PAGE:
Voice control and AI have proven to be popular with consumers, and many service providers and manufacturers are now already looking to the future, with the next generation of smart displays being integrated with voice AI, thanks to control compatible devices, such as smart doorbells and smart light bulbs.

A key underlying trend behind the product launches is that consumers continue to refuse to engage with complex sales pitches, reams of spec figures and wild claims. Any developing market has its fair share of these elements, but the real successes in the smart home market have been services and products that offer a simple, low barrier point of entry to the market. This has become ever more important as the space evolves and becomes more complex. 

The increasing levels of product and service integration in the market will be subject to the same requirements and integration for the sake of it will prove to be unsuccessful as ‘walled gardens’ being well received in the long term.  

The connected car, where integration has faced obstacles, is also gaining momentum, as the rise in hybrid and fully electric vehicles (EVs) continues. Deutsche Telekom's partnership with Volkswagen, which centers around Volkswagen’s Car-Net App Connect, enables car owners to seamlessly control their Magenta SmartHome, which is based on Deutsche Telekom's open, white label smart home platform.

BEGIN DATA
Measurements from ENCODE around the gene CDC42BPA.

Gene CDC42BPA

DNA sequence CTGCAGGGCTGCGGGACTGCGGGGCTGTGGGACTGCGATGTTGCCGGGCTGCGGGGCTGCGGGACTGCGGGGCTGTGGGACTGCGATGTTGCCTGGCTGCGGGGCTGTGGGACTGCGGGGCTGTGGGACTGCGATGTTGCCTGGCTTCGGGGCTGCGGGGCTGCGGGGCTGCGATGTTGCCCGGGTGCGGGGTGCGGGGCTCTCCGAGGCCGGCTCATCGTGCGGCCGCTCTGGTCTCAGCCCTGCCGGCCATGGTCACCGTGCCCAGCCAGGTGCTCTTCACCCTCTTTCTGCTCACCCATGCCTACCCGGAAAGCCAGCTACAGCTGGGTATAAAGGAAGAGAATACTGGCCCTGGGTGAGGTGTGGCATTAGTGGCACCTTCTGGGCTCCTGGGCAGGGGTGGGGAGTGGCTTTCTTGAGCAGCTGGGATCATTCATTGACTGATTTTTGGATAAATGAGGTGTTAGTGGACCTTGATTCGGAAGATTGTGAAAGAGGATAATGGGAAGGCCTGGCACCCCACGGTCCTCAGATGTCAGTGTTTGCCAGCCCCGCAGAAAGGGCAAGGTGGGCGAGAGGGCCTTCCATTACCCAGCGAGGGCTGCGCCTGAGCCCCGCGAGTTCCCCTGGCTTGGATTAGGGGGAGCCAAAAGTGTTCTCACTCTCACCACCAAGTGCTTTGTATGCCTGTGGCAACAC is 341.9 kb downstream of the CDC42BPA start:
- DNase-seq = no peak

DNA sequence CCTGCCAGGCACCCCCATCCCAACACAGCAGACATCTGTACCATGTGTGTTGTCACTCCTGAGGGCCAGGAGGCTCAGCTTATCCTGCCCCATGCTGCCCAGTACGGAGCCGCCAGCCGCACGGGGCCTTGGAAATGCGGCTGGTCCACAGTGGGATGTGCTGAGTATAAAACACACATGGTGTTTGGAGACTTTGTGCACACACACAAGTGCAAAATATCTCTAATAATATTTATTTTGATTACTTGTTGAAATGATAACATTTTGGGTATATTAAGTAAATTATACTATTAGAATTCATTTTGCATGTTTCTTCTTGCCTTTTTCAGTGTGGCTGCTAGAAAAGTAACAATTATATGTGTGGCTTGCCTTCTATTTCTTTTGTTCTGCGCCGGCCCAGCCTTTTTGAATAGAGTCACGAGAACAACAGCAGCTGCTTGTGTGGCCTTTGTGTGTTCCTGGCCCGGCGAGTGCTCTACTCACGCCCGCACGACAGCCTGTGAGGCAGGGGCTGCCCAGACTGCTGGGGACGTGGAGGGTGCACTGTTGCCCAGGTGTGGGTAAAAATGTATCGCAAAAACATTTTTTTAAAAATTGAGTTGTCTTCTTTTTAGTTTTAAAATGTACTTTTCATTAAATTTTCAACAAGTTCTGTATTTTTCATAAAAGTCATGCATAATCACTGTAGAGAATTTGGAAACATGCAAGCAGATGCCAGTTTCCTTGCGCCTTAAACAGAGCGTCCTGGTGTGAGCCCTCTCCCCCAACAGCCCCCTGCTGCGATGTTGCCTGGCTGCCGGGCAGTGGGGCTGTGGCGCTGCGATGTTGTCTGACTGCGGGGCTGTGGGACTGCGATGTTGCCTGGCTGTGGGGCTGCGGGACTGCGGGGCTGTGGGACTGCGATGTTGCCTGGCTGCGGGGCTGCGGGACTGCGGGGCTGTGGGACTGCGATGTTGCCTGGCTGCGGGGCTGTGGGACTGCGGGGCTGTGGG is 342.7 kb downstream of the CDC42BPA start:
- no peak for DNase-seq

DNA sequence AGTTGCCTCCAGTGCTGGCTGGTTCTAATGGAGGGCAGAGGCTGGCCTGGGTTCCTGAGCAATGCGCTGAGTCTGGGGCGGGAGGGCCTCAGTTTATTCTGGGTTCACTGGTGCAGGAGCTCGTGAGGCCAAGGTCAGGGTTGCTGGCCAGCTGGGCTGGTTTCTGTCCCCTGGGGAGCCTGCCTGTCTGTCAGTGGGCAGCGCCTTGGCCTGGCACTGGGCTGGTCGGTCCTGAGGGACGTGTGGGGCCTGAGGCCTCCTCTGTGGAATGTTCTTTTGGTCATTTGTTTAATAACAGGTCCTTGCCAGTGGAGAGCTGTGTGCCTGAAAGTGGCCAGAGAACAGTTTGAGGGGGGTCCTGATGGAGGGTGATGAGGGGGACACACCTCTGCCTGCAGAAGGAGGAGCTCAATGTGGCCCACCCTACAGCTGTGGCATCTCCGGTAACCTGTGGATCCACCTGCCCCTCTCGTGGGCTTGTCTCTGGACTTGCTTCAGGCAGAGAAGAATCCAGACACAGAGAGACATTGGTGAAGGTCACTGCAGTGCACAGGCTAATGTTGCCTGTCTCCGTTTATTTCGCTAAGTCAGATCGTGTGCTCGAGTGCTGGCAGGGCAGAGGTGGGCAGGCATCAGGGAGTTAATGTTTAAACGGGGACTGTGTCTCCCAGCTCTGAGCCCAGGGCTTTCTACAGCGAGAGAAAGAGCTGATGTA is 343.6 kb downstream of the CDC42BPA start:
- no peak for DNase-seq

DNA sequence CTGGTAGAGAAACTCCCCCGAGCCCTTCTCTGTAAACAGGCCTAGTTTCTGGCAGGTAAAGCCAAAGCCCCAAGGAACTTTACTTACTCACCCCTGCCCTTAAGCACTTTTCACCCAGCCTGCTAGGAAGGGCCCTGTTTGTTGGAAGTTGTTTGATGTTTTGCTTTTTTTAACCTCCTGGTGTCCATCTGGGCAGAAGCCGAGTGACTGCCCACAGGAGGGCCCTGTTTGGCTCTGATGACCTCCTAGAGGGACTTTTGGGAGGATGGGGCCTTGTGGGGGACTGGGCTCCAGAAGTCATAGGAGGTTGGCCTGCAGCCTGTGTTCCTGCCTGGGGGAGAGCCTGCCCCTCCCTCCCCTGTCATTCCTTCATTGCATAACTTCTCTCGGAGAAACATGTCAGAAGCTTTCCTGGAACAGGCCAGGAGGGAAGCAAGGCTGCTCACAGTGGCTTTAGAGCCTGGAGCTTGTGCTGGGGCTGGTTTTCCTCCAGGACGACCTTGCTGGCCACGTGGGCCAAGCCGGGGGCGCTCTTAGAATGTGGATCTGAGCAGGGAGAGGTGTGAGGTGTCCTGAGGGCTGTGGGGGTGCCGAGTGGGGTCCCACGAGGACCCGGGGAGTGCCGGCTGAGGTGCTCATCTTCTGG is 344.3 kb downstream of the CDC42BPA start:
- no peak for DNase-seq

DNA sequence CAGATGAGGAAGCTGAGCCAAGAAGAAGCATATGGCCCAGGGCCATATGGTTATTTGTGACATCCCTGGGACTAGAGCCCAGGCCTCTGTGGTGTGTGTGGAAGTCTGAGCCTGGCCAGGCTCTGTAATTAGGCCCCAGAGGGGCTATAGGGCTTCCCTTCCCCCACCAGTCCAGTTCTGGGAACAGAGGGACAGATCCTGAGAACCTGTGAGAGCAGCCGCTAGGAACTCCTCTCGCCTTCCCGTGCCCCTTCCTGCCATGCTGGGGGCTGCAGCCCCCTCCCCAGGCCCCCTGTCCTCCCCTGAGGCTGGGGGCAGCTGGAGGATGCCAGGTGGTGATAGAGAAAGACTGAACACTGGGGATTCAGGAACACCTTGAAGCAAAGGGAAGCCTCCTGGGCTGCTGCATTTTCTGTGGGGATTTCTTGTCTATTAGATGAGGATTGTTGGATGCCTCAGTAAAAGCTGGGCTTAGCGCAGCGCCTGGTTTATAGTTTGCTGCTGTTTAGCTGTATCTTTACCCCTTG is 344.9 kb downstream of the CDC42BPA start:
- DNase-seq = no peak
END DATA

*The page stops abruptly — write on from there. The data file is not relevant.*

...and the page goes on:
Volkswagen drivers can control their Magenta SmartHome directly via their vehicle’s infotainment system. Using the control panel, the driver can activate or turn off pre-set scenarios while driving. For the scenario “coming home”, the lights in the driveway and house entrance would turn on automatically when the vehicle approaches, as the Magenta SmartHome app connects to the vehicle.

As mentioned above, the value of standards-based integration should not be underestimated in this brave new world. It is the ability for devices and services being dependent on their compatibility with partner and peer products that will enable those same devices and services to add value to the smart home. Deutsche Telekom’s white label, open smart home platform works with many household name manufacturers’ devices and appliances. With a current portfolio of more than 250 compatible devices and a growing number of partners, our inclusive approach will only become more important as devices converge and customer requirements and expectations increase. 

Better collaboration, more partnerships and clear, widely accepted standards have been our preference and advised route to market for some time and the rapid evolution of the smart home sector is a strong sign of a maturing market headed in a positive direction. While better integration and a stronger, more collaborative space will mean the plain old smart home hub is on the ropes, and will soon die out entirely, that future is bright for the smart home. 

It means the smart home market is evolving very quickly, and a device that was regarded as essential just a year or so ago is now integrated into a variety of more powerful devices, so will soon face obsolescence. This evolution and integration is trend-setting and powerful, and the challenge of following its fast pace is one we welcome.  

Thomas Rockmann , VP Connected Home at Deutsche Telekom